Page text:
Daily Prompt: Non-Regional Diction

Write about whatever you’d like, but write using regional slang, your dialect, or in your accent.

Photographers, artists, poets: show us LOCAL.

Feldbrunnen

Was – ig glaube es nit. Ig soll uf schwiizertütsch öppis schriebe. Dash isch nit ernscht. Es würde nieme verstah u ig bi sicher es wäre langwielig.

What more or less says “Huh, I don’t believe it. I should write something in Swiss German. That cannot be serious. No-one would understand and I am sure it would be boring.” OK I might even have a few mistakes in the written Swiss German, but written Swiss German does not really exist as such. Everyone writes in their own way, but following the German way of doing it. One author comes to mind that wrote in dialect, Jeremias Gotthelf. He was a priest in a place called Lützelflüh and wrote about the local yokels, some of his stories were filmed (naturally in original Swiss German) and they are really good.

Swiss German is what is spoken in the German speaking part of Switzerland – logical really. But there are as many dialects as places almost. We can start with hello – where I live in Solothurn “Gruessech”, in Zürich “Gruetzi”. Saying goodbye is easier, “ciao” has become quite Swissified in all language regions, after all it is Italian. Wait a minute, some say “adieu” but that comes from the French influence. Of course the people living in the Kanton (State) of Graubünden would say “Sta bain” as a farewell, but they have their own language with about six different dialects. So you take a walk along a street in a village in Graubünden and meet someone, they greet you with “Allegra”.

I think I had better keep with English, as this Swiss German stuff with its over one hundred dialects and four languages is going to confuse everyone. Me – I have been living in Switzerland for 46 years, 44 of which I have been married to a native, so if you cannot beat them, just join them.

Nah let me talk in cockney. That was me lingo where I grew up, dahn in the East End of London, Befnal Green to be exact. I ain’t gonna explain all the rhyming slang, as that gits more complicated as the years go by. At one time me dad would talk about “ ‘aving a dekker at the black and white” and “gimme mi bins”. Eesy peesy ‘e just want to ‘ave a look at the newspaper and needs ‘is glasses.

Of course that cockney stuff is getting more modern every day. Like they now talk about a “Bobby Moore” ya know, that was a footballer dahn in West Ham, but these days a Bobby Moore ‘as become a door. Ya can also talk abaht a Gordon and Gotch – easy – a watch. And so it goes on wiv all that new stuff. In my days it was just dahn the apples and pears (like the stairs), or go dahn the frog and toad (the road). We don’t really talk that way so much any more, but it ain’t wot you say it’s the way that you say it I suppose. The first cockney rule is drop your ‘aches. You know that letter that comes after “g” and before “I” in the alphabet. It just don’t exist east of the City of London. We don’t need it. Have becomes “ave” and a real advanced  word would be “ain’t” but that for the clever ones cos it means “have not” in the Queen’s language. Nah it even goes furver like “you ain’t got nuffing”. Nah that really need some finking, like exhausting the old brain cells. If you ain’t not nuffing you got somefing, but dahn in my part of London it don’t mean that, cos it means you got somefing. Just a matter of knowing wot you talking abaht.

So that’s enuf for now. I ‘ad a look in YouTube and fahnd a little film where they had a cockney crew in Star Trek, so let’s see if ya can understand it.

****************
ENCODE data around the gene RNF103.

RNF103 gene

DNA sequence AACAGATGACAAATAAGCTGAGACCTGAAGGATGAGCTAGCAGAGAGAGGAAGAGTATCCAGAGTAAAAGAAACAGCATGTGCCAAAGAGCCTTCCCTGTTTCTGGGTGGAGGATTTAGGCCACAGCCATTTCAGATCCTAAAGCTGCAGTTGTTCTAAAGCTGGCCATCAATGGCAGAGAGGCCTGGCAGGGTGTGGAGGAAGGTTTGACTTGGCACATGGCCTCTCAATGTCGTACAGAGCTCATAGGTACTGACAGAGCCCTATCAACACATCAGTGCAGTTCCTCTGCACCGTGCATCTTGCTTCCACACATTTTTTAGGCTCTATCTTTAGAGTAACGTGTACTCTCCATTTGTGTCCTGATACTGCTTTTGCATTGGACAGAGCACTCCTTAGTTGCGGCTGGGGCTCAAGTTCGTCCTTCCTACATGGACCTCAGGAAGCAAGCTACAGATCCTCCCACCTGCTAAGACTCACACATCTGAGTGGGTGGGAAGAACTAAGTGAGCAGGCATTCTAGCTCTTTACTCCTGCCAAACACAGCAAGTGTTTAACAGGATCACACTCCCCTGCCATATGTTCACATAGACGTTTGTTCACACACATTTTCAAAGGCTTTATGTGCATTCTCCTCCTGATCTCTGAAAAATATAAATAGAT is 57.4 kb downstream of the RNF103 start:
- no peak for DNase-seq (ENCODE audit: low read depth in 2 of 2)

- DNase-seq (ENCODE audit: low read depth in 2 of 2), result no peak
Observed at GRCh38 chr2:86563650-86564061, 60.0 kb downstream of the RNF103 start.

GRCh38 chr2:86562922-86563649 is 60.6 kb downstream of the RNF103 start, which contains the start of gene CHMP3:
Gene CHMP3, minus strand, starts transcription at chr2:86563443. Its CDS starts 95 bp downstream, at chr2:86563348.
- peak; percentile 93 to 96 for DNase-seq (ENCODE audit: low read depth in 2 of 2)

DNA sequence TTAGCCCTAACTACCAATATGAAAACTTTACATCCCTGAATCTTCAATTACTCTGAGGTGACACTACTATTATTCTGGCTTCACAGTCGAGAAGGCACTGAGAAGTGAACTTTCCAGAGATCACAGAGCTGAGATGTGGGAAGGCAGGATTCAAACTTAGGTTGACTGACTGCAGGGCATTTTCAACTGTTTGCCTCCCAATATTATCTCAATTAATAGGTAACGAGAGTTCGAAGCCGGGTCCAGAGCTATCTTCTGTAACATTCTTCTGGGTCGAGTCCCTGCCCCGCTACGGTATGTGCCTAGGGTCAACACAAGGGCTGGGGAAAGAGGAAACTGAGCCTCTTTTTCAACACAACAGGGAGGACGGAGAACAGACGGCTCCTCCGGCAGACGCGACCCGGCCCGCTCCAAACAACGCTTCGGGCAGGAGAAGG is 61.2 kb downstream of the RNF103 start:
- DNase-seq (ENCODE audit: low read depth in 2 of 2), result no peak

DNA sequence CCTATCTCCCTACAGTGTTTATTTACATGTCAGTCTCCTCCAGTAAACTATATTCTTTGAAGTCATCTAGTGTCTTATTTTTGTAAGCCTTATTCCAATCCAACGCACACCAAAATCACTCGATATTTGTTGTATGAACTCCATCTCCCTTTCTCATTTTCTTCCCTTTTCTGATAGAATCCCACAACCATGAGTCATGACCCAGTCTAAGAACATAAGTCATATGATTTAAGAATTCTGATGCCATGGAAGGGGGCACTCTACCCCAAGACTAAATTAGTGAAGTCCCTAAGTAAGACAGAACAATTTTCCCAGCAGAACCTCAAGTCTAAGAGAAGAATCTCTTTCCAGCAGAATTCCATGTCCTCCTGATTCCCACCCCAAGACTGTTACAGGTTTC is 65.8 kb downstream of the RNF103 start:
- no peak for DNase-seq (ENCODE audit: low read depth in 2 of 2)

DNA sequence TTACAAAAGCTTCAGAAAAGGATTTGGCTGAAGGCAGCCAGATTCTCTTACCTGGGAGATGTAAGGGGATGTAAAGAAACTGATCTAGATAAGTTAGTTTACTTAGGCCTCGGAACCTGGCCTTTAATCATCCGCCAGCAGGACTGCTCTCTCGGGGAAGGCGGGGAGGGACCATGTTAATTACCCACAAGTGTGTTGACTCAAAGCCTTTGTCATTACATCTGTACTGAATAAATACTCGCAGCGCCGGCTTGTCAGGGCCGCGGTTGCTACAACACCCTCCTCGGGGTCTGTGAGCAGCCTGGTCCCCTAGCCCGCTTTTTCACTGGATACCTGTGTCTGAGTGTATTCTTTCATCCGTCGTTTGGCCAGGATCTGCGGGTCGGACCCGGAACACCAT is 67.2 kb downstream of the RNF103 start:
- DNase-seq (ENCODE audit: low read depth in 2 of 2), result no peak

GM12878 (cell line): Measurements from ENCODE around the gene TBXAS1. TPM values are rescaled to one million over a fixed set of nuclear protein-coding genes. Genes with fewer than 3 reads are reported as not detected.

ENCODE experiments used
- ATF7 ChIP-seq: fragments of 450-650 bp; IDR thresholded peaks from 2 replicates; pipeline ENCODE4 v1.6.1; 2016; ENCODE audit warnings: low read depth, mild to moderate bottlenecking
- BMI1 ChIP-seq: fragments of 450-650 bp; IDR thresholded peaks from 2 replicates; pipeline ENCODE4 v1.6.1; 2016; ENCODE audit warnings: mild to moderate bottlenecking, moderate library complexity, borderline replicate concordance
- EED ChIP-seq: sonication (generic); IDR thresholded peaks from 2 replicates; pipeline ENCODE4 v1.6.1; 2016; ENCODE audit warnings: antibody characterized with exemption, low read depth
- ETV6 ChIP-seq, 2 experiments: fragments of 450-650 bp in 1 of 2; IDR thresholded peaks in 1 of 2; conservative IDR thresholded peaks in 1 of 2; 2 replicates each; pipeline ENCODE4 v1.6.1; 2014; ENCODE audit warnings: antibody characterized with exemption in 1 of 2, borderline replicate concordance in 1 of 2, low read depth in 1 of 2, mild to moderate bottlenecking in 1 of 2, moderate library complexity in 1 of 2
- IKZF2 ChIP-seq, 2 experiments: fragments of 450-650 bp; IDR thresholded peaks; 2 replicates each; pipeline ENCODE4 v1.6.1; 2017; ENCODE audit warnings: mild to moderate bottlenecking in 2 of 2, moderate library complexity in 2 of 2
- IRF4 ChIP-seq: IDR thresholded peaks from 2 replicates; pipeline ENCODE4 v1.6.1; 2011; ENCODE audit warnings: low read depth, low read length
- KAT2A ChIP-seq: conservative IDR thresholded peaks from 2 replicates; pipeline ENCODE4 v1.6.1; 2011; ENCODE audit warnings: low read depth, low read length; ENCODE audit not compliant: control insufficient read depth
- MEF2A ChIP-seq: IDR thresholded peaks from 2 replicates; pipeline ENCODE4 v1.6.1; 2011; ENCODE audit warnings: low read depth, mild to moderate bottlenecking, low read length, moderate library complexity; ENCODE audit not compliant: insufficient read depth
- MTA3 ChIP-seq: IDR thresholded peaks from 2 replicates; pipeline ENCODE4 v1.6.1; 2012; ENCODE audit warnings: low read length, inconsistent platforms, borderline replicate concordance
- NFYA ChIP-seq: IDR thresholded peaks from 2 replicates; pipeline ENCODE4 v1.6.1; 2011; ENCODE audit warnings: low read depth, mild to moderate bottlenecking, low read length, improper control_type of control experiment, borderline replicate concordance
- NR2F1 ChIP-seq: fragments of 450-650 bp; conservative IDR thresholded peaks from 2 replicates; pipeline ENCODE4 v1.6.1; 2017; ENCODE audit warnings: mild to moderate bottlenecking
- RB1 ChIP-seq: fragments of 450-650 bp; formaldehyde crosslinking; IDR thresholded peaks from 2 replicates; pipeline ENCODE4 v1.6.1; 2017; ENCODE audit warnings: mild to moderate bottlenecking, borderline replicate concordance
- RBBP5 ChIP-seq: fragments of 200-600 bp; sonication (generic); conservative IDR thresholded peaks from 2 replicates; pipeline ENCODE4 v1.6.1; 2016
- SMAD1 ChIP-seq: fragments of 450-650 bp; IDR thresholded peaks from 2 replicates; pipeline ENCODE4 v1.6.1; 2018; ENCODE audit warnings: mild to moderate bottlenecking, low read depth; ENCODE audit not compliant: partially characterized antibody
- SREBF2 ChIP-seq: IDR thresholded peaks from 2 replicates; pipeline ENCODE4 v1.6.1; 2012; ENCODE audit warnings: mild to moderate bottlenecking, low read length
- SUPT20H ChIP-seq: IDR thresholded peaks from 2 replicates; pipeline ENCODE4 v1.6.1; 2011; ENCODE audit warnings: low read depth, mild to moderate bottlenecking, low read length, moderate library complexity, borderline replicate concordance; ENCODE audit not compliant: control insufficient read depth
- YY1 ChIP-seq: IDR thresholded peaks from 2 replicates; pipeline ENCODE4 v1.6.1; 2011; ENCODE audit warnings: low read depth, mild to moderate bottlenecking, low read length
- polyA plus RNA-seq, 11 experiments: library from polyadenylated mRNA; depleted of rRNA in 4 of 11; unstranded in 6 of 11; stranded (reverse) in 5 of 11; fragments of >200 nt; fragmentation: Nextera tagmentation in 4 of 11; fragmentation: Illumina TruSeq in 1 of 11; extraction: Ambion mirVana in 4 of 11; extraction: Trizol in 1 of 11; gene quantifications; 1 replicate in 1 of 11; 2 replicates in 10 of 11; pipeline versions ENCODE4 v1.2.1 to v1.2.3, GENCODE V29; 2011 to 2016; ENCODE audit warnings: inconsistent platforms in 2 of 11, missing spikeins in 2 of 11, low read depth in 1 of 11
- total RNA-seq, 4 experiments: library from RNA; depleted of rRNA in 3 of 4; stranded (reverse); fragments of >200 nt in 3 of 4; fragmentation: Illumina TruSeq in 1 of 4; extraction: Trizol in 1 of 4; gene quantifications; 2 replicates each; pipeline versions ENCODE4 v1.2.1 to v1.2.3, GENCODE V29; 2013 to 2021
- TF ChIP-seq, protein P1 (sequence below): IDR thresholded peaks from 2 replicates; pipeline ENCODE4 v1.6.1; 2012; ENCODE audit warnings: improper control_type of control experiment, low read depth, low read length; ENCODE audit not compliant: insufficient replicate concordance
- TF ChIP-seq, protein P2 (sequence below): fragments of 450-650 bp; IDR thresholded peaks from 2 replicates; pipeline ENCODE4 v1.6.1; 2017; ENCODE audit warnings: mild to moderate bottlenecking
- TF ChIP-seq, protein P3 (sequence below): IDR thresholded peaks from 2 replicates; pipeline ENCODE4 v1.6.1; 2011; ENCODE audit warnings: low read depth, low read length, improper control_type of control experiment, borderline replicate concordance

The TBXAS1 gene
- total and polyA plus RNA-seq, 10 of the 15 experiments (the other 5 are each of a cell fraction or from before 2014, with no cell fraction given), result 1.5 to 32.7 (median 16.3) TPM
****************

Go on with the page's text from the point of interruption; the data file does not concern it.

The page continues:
‘ave fun.

Daily Prompt: Non-Regional Diction

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22 thoughts on “Daily Prompt: Non-Regional Diction

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    • I think that lays in the Swiss way of life. the kids grow up with French or German in the next village, so they just seem to get used to it. My youngest son is fluent in French, German and English and his Italian is not bad. It is just part of the way of life in a country that shares 3-4 languages. Our ex neighbours were a good example. He was Swiss German, she was Swiss French and their little boys (now 6 and 3) are growing up bilingual.

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      • That’s great. I think is a good advantage. Here in Spain is not so easy. Spanish is the dominant one. In my family we have three languages. Croatian, Spanish and English, because my older sister married an American. But we only practice Croatian and English at home. I can understand and read French but I don’t speak.

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        • I learnt Russian for ten years and we have many ex Jugoslavian people in Switzerland. Some of my work coleagues spoke Croatian as well as Serbish and I noticed I understood quite a bit from the Russian I knew. The difficulty with learning Russian was that I could not use it so much.I can still write cyrillic and read it, but am out of practice. Dober dan.

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          • You are really a wonderful woman. You can understand almost everybody in this world!! No secrets for you. It has to be great! Dobra večer! Laku noć. Good night.

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  6. Allegra is the name of my allergy medication – lol.
    As for the Cockney accent; I think Michael Caine in “Alfie” & Miss Brahms on “Are You Being Served”
    Waving at you from the States Mate 😉

    Like

  7. Nei danke!!! Kein schwitzcheerdütchhhh. Das versteh ik gar nikt..
    schwaabischhhh… 😦 😦 😦
    I hardley understand Berliner-deutch either…
    But I love to see british movies – preferably without any swedish subs….

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